Food & DrinkGrub Notes

Dooley’s Is a Well Executed Sports Bar in an Unsuccessful Space

Dooley's Bar and Grill

DOOLEY’S BAR AND GRILL (259 E. Broad St., 706-850-1587): It’s unclear whether this new bar/restaurant gets its name more from the movie Johnny Dangerously, which features an establishment called just that, or from the former Georgia Bulldogs head football coach and athletic director, although it’s probably the latter. 

Home to a series of mediocre restaurants and bars, most recently Einstein Bros. Bagels, the space has never been inspiring, but it feels spiffed up now. The place seems to have mastered the ability to be a sports bar, which is to say both a bar and a restaurant, with a menu that’s a little more interesting and better executed than one would expect. None of that is to say that you can expect health food or a focus on locally grown vegetables. Most of what’s available is greasy: wings, grilled cheeses, burgers, baskets of fried stuff. That’s what sports bar food tends to be and, in this case, is. You will need some napkins, and you may need to take a Tums, but your meal will provide a solid base for several beers. The more quickly eaten relative to time of preparation your food is, the better it will be. In other words, hot grease beats cold grease. 

Prices aren’t bad. The Floyd’s Fried Bologna n’ Cheese sandwich is a simple thing: thick-sliced bologna run across the griddle, American cheese, mayo and mustard, all grilled between sourdough bread. It’s also only $6, and although it’s not enormous, it is filling. That doesn’t include a side, but who’s to say you always need one? The impulse-buy-type items that sit atop the menu in the starters are more expensive. The buffalo chicken rangoons, served with a sriracha honey lime dipping sauce (a fancy ranch dressing, basically), are pretty good bar food, but at $8 for a handful, you may resent them a bit. Baskets of fries or chips covered with various toppings will run you $9, and if you want to add steak ($5) or chicken ($4), that costs a good bit extra. The Peach and Pig is a fancy grilled cheese, combining brie with homemade peach preserves and bacon on wheat bread. Dare I write this? It has too much bacon relative to the preserves. I love bacon, and I don’t really like the sweet-and-salty combo, but the sandwich would be better if it leaned into the contrast harder. Like the rest of the menu, the burgers are compact (3 oz.), decently priced and fatty. They need some more punch, but they’re perfectly well executed. There are salads, should you want to go that direction, and kids meals, which are $8 but come with a side and a drink. Plus, there is a well-stocked bar with few taps but a good selection of canned and bottled beer.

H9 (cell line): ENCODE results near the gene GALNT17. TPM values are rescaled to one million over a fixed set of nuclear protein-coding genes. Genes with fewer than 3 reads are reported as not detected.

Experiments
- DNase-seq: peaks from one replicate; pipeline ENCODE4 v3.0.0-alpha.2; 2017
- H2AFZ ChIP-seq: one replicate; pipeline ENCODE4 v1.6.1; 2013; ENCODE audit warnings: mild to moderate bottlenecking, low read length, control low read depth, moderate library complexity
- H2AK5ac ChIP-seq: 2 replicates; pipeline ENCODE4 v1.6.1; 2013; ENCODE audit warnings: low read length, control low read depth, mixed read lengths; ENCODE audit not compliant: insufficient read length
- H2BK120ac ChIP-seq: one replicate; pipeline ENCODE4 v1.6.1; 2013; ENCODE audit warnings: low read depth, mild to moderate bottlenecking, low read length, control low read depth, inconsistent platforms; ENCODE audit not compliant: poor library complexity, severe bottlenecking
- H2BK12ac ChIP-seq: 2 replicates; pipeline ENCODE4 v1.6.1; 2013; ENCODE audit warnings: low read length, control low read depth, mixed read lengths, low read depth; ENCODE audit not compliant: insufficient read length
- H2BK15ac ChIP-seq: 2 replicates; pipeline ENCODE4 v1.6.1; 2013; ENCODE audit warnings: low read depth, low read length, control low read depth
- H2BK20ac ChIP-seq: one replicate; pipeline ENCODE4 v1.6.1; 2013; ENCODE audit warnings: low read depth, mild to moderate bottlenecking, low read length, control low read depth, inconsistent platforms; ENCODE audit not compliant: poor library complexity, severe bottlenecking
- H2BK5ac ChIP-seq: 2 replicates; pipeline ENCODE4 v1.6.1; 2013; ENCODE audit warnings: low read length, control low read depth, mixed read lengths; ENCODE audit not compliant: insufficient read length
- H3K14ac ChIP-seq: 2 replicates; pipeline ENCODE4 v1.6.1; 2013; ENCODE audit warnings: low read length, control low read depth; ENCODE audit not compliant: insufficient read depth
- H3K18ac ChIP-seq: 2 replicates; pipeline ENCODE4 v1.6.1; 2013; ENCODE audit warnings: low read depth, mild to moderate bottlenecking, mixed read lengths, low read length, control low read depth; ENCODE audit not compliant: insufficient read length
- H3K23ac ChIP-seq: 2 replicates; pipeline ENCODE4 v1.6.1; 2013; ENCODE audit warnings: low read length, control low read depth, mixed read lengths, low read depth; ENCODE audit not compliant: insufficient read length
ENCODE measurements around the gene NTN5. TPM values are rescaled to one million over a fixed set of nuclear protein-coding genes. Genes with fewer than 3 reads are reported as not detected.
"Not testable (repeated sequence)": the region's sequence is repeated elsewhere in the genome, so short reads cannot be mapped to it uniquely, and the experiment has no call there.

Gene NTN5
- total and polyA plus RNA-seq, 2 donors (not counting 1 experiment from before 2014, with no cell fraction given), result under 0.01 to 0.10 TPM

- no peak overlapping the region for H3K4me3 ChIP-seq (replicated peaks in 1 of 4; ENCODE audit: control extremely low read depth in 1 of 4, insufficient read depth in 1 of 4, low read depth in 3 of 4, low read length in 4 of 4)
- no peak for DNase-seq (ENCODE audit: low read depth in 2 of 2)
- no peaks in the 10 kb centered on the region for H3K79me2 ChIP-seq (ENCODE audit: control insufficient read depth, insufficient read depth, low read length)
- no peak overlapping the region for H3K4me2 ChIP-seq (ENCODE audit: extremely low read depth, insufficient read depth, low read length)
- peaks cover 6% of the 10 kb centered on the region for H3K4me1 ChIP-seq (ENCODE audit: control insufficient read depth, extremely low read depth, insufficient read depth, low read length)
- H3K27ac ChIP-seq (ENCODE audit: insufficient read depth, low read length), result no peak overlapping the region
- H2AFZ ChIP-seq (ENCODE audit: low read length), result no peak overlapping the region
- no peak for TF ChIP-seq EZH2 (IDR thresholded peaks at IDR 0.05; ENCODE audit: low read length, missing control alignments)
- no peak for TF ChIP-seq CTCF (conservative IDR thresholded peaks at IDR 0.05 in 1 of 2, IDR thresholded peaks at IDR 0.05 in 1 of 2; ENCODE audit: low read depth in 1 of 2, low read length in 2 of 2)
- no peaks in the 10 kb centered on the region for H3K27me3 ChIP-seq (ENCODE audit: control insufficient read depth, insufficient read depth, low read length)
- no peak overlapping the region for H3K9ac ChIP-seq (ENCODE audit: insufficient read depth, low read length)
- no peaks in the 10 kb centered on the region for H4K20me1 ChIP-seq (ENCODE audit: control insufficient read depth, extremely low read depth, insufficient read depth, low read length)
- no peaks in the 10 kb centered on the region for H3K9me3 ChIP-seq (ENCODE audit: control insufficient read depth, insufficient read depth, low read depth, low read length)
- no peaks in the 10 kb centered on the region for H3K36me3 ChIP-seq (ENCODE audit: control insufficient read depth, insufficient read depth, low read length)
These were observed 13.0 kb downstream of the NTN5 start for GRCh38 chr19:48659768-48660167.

There are, of course, TVs generally tuned to sports, but they could be showing an episode of “Supernatural” if you go for lunch, and there is much in the way of memorabilia on the walls. Dooley’s is open from 11 a.m.–2 a.m. Monday through Saturday and 11 a.m. to midnight on Sundays. It delivers and does take-out, but has no outdoor seating.

BLENDERZ (245 Oconee St., 706-514-0060): This place that took over the location of Frutta Bowls in The Mark feels like a chain in its infancy. It’s kind of the opposite of Dooley’s, in that its food is expensive, health-oriented and not all that well executed. I am sympathetic to restaurateurs’ increasing costs, but $15 for a quinoa bowl with chicken, romaine, black beans, cheddar, corn, avocado, salsa and Greek yogurt is, you know, a bit much. For reference, the Power Lunch at The National, which is reliably delicious, healthy and has plenty of food, is $14. A chicken panini with red onions, cheddar, salsa and jalapenos is $12.50 and not huge. A “regular”-sized smoothie can cost as much as $9. 

The prices might be more tolerable were the food better. It tastes like the kind of thing you could get at your average grocery store, and while you might be happy with it there, your cost would be less, and your expectations lower. Do you really, really want your açai bowl served in half a coconut for an extra $8 so that you can put it on Instagram? Or did you work out at Orange Theory right next door? Those are reasons to go here. Blenderz is open 7 a.m.–8 p.m. Monday through Saturday and 10 a.m.–6 p.m. Sunday. It validates parking for 20 minutes.